Potty Paintings

    The next time you feel nature calling, or have the chance to take the Browns to the Superbowl, take a look around. What you will see are the thoughts and aspirations, as well as a slew of social criticisms, inscribed in both Sharpie and Bowie knife, of those who have gone before you. And I hope you’re not easily offended, otherwise you will have to take your business elsewhere.

    Before the advent of online diaries, otherwise known as “blogs,” bathroom stalls were one of the few public outlets where a person could give free reign to his innermost thoughts while still in relative privacy. Knowing that they were hidden from their immediate peers, would-be revolutionaries would inundate the walls of porcelain throne rooms with discographies of rock bands of the day, such as AC/DC and Motley Cr퀨͌_e. “Yo’ mama” jokes abounded, and phone numbers of especially promiscuous men and women were common not only in the bathrooms of the Mexican cantina, but the local elementary school as well. And then there are the graphic yet simple illustrations of the human body posed in a variety of suggestive and titillating positions.

    So why do people insist on rendering images of men and women engaged in brazen acts of sexual congress? Believe it or not, the impetus that drives these (water) closet artists may be the same as that which inspired the Paleolithic cave dwellers of Lascaux (that’s in France, by the way) to scrawl large images of buffalo and rhinos on the ceiling walls of their refuse areas. Art historians believe that these people of long ago may have created these illustrations as part of a magic ritual that would give them power over the beasts they desired to hunt. The same could be said of the guy, or girl, who sketches out a woman or man gladly accepting, into some particular body opening, a crudely shaped phallus.

    The most obvious difference between the graffiti in the caves of Lascaux and the restroom booths in which you excrete unwanted waste, aside from location and lighting, is their age. Despite the fact that places such as Lascaux are considered hallowed because older is usually thought to be better, there is little difference when it comes to illustrative quality. Much like the rings of a tree show us how old it is, these walls still hold remnants of graffiti created by fellow students weeks if not years ago, which janitors have never quite managed to wipe out. In some cases you can still read portions that provide a chuckle as well as a clue to when they were created.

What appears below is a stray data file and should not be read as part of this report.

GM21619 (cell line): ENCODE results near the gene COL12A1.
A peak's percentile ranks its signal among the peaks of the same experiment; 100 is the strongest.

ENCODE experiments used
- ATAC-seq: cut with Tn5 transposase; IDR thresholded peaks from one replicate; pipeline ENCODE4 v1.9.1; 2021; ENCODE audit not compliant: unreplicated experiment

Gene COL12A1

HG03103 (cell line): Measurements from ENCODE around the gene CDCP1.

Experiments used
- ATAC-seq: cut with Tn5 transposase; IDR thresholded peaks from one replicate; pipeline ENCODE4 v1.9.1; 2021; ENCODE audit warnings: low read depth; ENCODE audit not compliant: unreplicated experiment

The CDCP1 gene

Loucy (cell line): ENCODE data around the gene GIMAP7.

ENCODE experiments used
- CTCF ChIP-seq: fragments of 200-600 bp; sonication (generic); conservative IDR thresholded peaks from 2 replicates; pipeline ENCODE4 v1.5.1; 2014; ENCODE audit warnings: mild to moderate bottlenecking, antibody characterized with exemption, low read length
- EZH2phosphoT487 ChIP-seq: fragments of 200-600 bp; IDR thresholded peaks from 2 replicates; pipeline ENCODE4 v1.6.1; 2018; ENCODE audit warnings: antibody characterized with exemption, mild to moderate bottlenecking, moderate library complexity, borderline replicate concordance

For years now, the student body of PSU has been developing, albeit unofficially, it’s own homegrown brand of graffiti. If you are a male on campus and have had the opportunity to visit the restrooms on campus, you have no doubt encountered grout humor. Grout humor consists of recognizable names and phrases, altered to accommodate the name of the surface on which they are written. Current entries on the grout of the tiled walls include: “Oscar the Grout,” “Grout-cho Marx,” “The Grout Gatsby” and my personal favorite: “Frosted Flakes – they’re Grrrrrr-out!”

    Use caution when listening to your iPod in the restroom. Tapping your toes to the music on your headphones may indicate to the person next door that you are there for more than just business as usual. This text scrawled onto the base of a certain campus bathroom stall originally read: “Tap foot 4 BJ.” Though it appeared several weeks ago, janitors failed to remove it. Then recently the text was co-opted by another graffiti artist, and reworked to read: “Tap foot 4 PB+J.”

    If you are thinking about adding your thoughts to the walls, please consult with facilities first. Let’s work together to keep the janitors’ extra cleaning tasks to a minimum. Happy reading!